29 August 2012
Will Crossrail close the gap?
Domenica Scordo, retail analyst at BNP Paribas Real Estate, questions whether Crossrail will close the differential in rents between West and East Oxford Street
“Crossrail, when it opens in 2018, will increase London’s rail passenger capacity by 10 per cent, bringing another 1.5m people within a 45-minute commuting radius of Central London and generating £42bn for the UK economy in its first 10 years of operation, according to government forecasts. Some 200m passengers are predicted to use it annually.
This raises the question of could Crossrail close the differential in rents between Oxford Street East and Oxford Street West? Prime rents have always been lower on the East side, representing around a quarter less than prime rent achieved on the West side. The development of Crossrail should close this differential as it encourages redevelopment of the area and attracts further investment.
East Oxford Street is in dire need of improvement to both the units and physical state of the street. Around £1bn is being spent to redevelop Tottenham Court Road station and upgrade the capacity of the tube station. The area is a major London interchange, close to theatres and provides an opportunity for more leisure driven retail to the area, and has the potential to create a thriving cultural and retail destination.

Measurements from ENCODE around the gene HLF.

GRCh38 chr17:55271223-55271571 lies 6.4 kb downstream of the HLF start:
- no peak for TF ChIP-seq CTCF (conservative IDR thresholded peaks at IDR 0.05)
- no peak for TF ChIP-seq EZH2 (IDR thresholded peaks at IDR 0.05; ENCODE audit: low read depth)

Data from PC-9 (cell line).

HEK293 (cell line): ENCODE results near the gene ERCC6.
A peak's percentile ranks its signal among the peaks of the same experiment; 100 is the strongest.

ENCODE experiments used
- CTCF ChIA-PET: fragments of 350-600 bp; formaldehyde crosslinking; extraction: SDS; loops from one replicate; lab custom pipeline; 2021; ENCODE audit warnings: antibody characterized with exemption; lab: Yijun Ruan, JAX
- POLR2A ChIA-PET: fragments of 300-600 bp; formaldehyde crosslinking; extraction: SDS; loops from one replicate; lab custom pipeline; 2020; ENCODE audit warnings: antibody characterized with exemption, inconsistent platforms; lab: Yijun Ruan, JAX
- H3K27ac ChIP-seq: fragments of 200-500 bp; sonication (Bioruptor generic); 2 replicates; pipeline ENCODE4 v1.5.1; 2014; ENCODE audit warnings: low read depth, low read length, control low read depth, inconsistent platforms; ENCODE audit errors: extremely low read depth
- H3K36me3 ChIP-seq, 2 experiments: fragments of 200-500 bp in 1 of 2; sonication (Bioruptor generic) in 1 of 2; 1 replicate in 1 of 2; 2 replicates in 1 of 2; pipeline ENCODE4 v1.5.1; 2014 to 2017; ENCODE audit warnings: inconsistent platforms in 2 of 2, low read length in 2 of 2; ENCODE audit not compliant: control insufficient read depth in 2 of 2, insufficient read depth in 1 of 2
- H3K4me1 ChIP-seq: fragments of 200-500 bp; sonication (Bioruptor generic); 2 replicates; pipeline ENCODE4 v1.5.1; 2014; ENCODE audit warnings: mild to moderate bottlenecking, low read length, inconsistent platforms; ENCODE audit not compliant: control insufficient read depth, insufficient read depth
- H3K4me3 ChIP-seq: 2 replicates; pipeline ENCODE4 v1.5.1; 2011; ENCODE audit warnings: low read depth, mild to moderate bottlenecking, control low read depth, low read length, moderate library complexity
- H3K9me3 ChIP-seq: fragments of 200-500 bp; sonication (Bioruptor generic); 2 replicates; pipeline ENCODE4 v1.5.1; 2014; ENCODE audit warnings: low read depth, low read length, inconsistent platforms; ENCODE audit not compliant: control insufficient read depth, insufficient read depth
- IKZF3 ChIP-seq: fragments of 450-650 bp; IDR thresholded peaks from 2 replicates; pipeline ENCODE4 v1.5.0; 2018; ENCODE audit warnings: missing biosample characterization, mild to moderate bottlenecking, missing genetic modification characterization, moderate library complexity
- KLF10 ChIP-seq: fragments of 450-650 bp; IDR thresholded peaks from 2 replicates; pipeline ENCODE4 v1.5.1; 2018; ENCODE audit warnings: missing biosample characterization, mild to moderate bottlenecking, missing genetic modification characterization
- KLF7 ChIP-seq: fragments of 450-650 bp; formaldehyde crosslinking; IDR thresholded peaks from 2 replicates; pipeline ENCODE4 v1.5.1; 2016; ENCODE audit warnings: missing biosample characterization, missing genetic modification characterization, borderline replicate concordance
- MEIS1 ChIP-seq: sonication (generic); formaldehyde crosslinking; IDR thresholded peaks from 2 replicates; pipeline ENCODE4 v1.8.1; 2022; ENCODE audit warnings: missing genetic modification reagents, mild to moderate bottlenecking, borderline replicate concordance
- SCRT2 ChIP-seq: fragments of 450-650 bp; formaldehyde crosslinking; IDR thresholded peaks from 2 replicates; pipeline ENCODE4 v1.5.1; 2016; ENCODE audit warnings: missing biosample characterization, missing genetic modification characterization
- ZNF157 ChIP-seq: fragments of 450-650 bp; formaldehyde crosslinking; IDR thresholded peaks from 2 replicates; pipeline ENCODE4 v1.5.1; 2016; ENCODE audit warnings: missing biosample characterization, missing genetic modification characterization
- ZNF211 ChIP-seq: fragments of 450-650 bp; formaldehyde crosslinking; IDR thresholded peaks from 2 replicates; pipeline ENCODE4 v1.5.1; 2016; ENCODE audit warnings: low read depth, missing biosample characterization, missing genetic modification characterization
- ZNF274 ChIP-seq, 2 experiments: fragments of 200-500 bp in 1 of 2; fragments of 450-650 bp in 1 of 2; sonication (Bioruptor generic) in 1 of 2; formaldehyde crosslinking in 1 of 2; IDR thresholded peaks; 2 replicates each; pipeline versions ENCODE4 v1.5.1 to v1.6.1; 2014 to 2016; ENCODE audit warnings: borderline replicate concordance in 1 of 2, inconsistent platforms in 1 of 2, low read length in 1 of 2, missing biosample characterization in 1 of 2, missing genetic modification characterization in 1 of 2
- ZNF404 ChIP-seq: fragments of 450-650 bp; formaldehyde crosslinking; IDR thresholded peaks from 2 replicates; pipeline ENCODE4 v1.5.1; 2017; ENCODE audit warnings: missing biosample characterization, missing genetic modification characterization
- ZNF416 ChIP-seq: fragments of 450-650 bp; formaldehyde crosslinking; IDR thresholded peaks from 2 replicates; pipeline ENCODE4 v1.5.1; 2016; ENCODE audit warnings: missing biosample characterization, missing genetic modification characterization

Let us not forget that Crossrail will also have positive implications for Oxford Street West, with Bond Street station being redeveloped. This means that rents are likely to improve for the overall area. Once improvements are made to the East side, we may see rents edge closer to those on Oxford Street West. But it is unlikely that they will match or overtake rents on the West side. Instead it will rebalance the disparity between the two areas and create a more cohesive shopping destination.
In addition, property values in the area will see uplift. The Jubilee Line extension highlights the nature of distance decay effects. Our 2005 report "Assessing the change in values attributable to the Jubilee Line Extension” suggested a greater positive effect on property values with proximity to the transport nodes but it is highly contained. If this pattern holds, property closest to the stations will benefit the most.”
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